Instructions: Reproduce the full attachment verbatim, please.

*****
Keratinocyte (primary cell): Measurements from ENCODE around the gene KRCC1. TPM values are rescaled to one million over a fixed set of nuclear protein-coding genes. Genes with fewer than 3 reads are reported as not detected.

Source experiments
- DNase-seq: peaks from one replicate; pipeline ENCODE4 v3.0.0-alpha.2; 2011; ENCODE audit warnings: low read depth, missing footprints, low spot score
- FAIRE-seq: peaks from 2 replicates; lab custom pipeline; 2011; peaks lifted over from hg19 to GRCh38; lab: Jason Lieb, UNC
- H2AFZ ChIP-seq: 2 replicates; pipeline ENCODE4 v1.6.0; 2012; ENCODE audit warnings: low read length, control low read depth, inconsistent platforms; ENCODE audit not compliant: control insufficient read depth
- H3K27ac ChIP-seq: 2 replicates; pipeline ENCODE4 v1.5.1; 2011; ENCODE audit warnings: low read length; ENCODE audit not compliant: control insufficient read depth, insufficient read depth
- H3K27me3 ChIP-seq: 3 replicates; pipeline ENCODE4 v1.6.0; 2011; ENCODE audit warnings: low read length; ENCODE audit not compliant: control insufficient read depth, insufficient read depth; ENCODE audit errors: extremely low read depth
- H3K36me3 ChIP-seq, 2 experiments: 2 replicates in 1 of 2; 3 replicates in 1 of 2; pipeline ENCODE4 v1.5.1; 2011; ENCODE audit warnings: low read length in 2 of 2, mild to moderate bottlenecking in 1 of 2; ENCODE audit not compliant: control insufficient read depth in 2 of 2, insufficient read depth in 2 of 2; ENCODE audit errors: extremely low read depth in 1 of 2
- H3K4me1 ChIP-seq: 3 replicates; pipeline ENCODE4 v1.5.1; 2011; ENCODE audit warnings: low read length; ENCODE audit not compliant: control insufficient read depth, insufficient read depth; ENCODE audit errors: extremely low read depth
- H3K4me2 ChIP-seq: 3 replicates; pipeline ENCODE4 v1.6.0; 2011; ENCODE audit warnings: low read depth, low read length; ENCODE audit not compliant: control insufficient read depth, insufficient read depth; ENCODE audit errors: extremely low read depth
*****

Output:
Keratinocyte (primary cell): Measurements from ENCODE around the gene KRCC1. TPM values are rescaled to one million over a fixed set of nuclear protein-coding genes. Genes with fewer than 3 reads are reported as not detected.

Source experiments
- DNase-seq: peaks from one replicate; pipeline ENCODE4 v3.0.0-alpha.2; 2011; ENCODE audit warnings: low read depth, missing footprints, low spot score
- FAIRE-seq: peaks from 2 replicates; lab custom pipeline; 2011; peaks lifted over from hg19 to GRCh38; lab: Jason Lieb, UNC
- H2AFZ ChIP-seq: 2 replicates; pipeline ENCODE4 v1.6.0; 2012; ENCODE audit warnings: low read length, control low read depth, inconsistent platforms; ENCODE audit not compliant: control insufficient read depth
- H3K27ac ChIP-seq: 2 replicates; pipeline ENCODE4 v1.5.1; 2011; ENCODE audit warnings: low read length; ENCODE audit not compliant: control insufficient read depth, insufficient read depth
- H3K27me3 ChIP-seq: 3 replicates; pipeline ENCODE4 v1.6.0; 2011; ENCODE audit warnings: low read length; ENCODE audit not compliant: control insufficient read depth, insufficient read depth; ENCODE audit errors: extremely low read depth
- H3K36me3 ChIP-seq, 2 experiments: 2 replicates in 1 of 2; 3 replicates in 1 of 2; pipeline ENCODE4 v1.5.1; 2011; ENCODE audit warnings: low read length in 2 of 2, mild to moderate bottlenecking in 1 of 2; ENCODE audit not compliant: control insufficient read depth in 2 of 2, insufficient read depth in 2 of 2; ENCODE audit errors: extremely low read depth in 1 of 2
- H3K4me1 ChIP-seq: 3 replicates; pipeline ENCODE4 v1.5.1; 2011; ENCODE audit warnings: low read length; ENCODE audit not compliant: control insufficient read depth, insufficient read depth; ENCODE audit errors: extremely low read depth
- H3K4me2 ChIP-seq: 3 replicates; pipeline ENCODE4 v1.6.0; 2011; ENCODE audit warnings: low read depth, low read length; ENCODE audit not compliant: control insufficient read depth, insufficient read depth; ENCODE audit errors: extremely low read depth